When do you feel your most creative?
Whenever I am most creative, it is normally when I am stressed out. To relieve stress, I usually cook or try to make something with my hands (like ceramics).
You first started out at Business School. What prompted the change in your path?
Cooking has always been a passion of mine. I love feeding everyone around me. When I was finishing up my degree, the economy was down (2008) and I didn’t really see a big future in marketing at the time. One day in New Orleans, I walked by a dessert shop named Sucre and it hit me like an ah ha moment where I just knew I should be a chef.
You grew up in New Orleans - how much of who you are as a person today, has been informed by your hometown?
New Orleans is a huge part of my identity. New Orleanians have a great sense of humor, are compassionate people and are the most resilient people I know. They also know how to have a good time. I really like to think that I have those qualities ingrained in me. I absolutely love my home and every in NYC knows that I am the girl from Nola.
We seem to be increasingly divided during these turbulent political times, is the connective element of cooking something you find important? How does this play out in your life?
It is easy to stay in your own bubble when you live in a city like New York. Coming from the south, I have friends and family with many different point of views. Sharing meals with them and talking about our opinions help me better understand where other people are coming from. It worries me that today’s political climate is so polarizing. If we want to really be open minded, we have to listen and truly consider everyone’s concerns. I find food is a great way of connecting people and starting the conversation. If the conversations get to heated, we can change the subject and talk about the food instead. It always works.
Have you always been confident in the kitchen? Or was it something that you had to cultivate through practice?
Confidence is something I really have to work on. I can be confident in the kitchen at times. Usually when I am in my comfort zone. But I am really bad at constantly second guessing myself, double checking everything or making adjustments to perfect a dish. Thought it may seem like a disadvantage to lack confidence at times, I like to use it to my advantage. I think that it makes me strive to be better or to perfect everything that I do.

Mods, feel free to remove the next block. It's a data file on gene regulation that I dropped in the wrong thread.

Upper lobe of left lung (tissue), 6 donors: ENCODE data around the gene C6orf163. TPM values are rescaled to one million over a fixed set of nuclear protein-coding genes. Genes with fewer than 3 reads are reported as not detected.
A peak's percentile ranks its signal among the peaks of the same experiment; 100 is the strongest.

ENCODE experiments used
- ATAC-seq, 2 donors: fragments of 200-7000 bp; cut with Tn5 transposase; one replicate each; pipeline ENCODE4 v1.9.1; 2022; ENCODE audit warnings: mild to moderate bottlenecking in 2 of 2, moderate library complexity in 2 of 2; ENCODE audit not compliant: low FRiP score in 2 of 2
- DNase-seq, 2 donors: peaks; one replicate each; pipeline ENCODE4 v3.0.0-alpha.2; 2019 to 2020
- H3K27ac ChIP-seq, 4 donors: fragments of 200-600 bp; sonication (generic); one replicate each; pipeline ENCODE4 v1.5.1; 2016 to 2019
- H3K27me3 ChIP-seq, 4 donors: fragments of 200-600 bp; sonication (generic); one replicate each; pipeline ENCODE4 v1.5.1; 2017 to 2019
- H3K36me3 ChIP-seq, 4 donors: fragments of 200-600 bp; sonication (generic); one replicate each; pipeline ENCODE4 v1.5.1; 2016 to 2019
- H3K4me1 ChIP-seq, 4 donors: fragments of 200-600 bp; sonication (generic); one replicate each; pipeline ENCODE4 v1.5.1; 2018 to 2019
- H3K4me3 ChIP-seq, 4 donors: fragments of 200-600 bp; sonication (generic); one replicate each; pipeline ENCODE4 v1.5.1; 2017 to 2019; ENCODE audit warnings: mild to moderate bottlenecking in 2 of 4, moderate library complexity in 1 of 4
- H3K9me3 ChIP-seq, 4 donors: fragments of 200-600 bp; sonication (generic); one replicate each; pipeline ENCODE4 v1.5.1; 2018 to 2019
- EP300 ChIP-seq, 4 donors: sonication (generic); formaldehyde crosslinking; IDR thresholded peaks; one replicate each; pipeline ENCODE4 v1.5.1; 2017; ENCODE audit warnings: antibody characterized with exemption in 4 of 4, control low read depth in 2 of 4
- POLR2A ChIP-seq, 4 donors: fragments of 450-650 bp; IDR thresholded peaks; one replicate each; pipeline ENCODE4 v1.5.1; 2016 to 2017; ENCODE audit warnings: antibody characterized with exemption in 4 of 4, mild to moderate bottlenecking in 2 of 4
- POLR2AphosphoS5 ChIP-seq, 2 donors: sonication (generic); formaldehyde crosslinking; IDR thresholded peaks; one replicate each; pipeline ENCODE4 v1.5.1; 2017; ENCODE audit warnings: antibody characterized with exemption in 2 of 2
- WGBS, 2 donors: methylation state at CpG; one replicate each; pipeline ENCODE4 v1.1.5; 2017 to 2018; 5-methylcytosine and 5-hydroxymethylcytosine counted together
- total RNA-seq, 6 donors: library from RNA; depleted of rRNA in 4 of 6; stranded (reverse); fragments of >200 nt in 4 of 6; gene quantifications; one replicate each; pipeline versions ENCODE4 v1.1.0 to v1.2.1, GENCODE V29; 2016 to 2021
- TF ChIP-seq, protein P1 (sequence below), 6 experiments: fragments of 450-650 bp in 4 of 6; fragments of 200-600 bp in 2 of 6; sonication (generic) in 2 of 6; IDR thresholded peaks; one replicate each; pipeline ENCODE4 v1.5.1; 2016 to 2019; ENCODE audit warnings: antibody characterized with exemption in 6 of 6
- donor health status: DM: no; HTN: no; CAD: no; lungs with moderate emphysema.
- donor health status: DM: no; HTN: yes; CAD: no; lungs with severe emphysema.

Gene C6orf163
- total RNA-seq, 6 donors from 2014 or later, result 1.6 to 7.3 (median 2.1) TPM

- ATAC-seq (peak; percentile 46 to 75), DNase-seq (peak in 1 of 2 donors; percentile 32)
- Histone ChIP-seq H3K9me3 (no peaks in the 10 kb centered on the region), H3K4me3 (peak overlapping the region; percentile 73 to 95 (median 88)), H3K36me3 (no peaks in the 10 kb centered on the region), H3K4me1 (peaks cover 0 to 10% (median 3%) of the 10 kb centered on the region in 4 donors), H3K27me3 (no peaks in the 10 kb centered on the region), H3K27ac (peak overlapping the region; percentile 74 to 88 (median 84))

When or how do you feel most grounded?
Cooking is very competitive, especially in NYC, and it can grind you down. Always battling your insecurities and working long hours really takes a toll on me. Whenever I feel lost or need just a lift up, I go home to New Orleans and press the refresh button. Hanging out with my friends and family help me the most at being grounded. They help me remember why I do the things that I do and clear my head of the clutter that I sometimes sink in.
New York is intense, famously intense, and the food industry is notoriously competitive. Knowing you as I have the privilege to do so, I get to see, first hand, how utterly generous and selfless of a person you are. How do you make time to prioritize yourself. Do you have any routines, rituals or mantras that you regularly utilize?
Thank you for the compliment. My favorite time is time to myself. I know it is cheesy to say that my work isn’t my work because I enjoy it but I do enjoy cooking in the kitchen alone in the early mornings. As much as I love my work, I love to play just as much. So traveling to new cities or going home to New Orleans is a way I prioritize myself. But I really want to start meditating because that is probably a lot cheaper.
Though it’s changing now, the food world is still very male dominated. Having worked with overwhelmingly male teams and then transitioning to a female led community with Cook Space, what differences in culture and management style did you observe? How has that informed how you work and how you hope to develop your career?